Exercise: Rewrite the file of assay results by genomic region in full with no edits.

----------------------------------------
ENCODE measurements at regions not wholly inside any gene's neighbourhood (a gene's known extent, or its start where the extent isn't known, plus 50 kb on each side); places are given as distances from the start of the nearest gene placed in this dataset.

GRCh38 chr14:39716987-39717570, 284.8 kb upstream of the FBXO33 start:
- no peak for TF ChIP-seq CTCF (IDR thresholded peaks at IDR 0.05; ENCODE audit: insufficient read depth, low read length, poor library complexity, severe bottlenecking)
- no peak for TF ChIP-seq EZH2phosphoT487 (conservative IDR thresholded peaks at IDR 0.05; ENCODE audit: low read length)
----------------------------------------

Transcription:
ENCODE measurements at regions not wholly inside any gene's neighbourhood (a gene's known extent, or its start where the extent isn't known, plus 50 kb on each side); places are given as distances from the start of the nearest gene placed in this dataset.

GRCh38 chr14:39716987-39717570, 284.8 kb upstream of the FBXO33 start:
- no peak for TF ChIP-seq CTCF (IDR thresholded peaks at IDR 0.05; ENCODE audit: insufficient read depth, low read length, poor library complexity, severe bottlenecking)
- no peak for TF ChIP-seq EZH2phosphoT487 (conservative IDR thresholded peaks at IDR 0.05; ENCODE audit: low read length)